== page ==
The Financial Times has a solid piece out, tonight — on the burgeoning political pressure inside Ireland — to increase the corporate tax rate on non-Irish corporate profits earned there. Just like many multinational pharma and device companies, Merck does a substantial amount of manufacturing, and EU region financial consolidation in Ireland — in order to take advantage of the 12 percent tax rates on corporate profits there.
Given that the Irish have just seen a sharp drop in the internal minimum wage (legislated as part of the pending EU debt bailout), pressure is bound to increase, from a populist point of view, on the foreign corporates’ tax rates. Here is a bit of the item — but do go read it all:
. . . .Neil Boyle, the managing director of MSD Ireland, part of Merck, another US-owned pharmaceutical company, said it was vital for the government to retain an “indefatigable” focus on international competitiveness if it was to steer the Irish economy out of the crisis.
[Editor’s Note: I might point out that in late 2009, and early fall 2010, MSD closed two facilities: Wicklow/Bray, Ireland, and Brinny/West Cork, Ireland — thus laying off an aggregate of 400 highly-trained, competitive workers— so it is rather ironic to hear this sort of speechifyin’ from the MSD mouthpiece there.]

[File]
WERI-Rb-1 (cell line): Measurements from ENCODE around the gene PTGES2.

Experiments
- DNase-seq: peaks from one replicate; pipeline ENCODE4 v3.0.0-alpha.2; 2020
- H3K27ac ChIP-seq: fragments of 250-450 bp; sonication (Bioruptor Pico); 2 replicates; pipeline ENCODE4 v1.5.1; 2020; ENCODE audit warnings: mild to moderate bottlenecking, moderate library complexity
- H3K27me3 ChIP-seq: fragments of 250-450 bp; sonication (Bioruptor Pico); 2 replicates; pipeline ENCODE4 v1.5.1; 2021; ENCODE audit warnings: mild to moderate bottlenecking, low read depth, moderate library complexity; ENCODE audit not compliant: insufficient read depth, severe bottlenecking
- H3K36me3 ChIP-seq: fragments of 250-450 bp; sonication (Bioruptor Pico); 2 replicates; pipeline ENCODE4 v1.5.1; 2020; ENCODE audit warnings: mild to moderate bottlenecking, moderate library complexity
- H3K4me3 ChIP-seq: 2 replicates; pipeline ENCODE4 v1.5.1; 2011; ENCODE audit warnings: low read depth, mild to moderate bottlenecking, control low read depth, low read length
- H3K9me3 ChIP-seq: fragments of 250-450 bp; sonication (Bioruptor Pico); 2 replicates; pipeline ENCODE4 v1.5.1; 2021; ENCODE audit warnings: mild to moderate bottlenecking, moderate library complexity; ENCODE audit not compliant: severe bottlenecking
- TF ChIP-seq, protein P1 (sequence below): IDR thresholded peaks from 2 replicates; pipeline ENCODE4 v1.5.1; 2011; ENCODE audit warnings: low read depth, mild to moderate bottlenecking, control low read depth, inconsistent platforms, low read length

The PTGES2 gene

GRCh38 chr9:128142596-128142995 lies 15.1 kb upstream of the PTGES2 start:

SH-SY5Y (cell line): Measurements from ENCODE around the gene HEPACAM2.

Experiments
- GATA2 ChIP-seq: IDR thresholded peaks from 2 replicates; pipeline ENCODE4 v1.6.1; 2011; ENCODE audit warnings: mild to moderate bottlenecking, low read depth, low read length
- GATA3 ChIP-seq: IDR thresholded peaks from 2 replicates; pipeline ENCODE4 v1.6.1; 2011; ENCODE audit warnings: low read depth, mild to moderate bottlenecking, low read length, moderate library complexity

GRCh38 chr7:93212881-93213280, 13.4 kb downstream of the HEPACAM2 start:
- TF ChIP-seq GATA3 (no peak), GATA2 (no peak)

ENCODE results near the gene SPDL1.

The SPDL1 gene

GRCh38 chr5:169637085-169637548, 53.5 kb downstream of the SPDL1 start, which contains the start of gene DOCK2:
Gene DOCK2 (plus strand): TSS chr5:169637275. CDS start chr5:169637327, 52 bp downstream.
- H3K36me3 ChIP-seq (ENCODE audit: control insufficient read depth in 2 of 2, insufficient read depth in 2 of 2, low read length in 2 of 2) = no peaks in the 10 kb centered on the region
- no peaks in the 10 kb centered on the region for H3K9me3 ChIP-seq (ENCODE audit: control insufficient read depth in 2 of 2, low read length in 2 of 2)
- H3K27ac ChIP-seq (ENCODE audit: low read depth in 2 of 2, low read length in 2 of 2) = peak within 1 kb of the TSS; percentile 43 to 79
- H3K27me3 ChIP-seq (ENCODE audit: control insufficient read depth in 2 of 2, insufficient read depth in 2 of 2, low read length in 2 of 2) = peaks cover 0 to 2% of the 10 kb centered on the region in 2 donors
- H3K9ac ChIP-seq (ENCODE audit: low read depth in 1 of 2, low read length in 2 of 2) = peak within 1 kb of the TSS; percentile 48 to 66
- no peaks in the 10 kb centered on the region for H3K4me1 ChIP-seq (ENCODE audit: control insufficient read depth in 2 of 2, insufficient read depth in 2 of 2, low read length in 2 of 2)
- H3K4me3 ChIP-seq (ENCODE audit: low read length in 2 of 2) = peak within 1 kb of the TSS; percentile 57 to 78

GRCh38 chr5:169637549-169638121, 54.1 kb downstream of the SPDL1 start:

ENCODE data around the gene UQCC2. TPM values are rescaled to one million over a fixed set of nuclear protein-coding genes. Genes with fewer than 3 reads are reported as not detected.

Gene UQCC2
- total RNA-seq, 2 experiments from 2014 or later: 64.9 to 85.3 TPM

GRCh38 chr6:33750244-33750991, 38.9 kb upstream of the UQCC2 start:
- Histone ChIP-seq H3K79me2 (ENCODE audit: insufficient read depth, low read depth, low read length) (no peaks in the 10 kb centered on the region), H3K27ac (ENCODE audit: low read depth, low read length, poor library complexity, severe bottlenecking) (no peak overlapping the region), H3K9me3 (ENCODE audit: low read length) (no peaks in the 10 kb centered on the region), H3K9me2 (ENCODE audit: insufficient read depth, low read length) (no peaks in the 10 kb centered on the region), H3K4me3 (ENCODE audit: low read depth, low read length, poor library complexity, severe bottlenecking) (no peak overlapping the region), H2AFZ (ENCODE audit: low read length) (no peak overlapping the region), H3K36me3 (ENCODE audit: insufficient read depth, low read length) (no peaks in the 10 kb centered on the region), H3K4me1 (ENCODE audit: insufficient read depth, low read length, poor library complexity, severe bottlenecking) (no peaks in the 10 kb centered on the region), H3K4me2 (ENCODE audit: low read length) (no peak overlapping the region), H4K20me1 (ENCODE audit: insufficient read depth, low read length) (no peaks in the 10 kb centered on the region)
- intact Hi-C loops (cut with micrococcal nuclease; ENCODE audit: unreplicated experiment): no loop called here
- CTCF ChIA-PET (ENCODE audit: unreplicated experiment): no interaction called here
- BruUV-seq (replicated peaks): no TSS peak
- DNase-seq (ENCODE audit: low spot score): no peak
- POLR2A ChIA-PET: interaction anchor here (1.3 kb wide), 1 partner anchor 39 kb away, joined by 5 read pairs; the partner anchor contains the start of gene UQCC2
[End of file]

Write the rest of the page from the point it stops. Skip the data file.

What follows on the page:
The combination of low corporate taxes, a well educated English-speaking workforce, access to the markets of the European Union, relatively low costs before the boom, and a welcoming political climate made Ireland an exceptionally attractive location for US companies in particular. The US accounted for more than half of all the inward investment into Ireland over the past five years, according to Ernst & Young. . . .
If the increase in tax-rates for foreign-domicile corporations persists in Puerto Rico (Law 154 is scheduled to take effect January 1, 2011 — if not amended or rescinded), and if Ireland’s own workforce demands a foreign domicile corporate tax increase, in return for the forced reduction of minimum wages there, Merck will begin to run out of tax-haven jurisdictions for its manufacturing and financial clearing operations. We’ll keep you posted.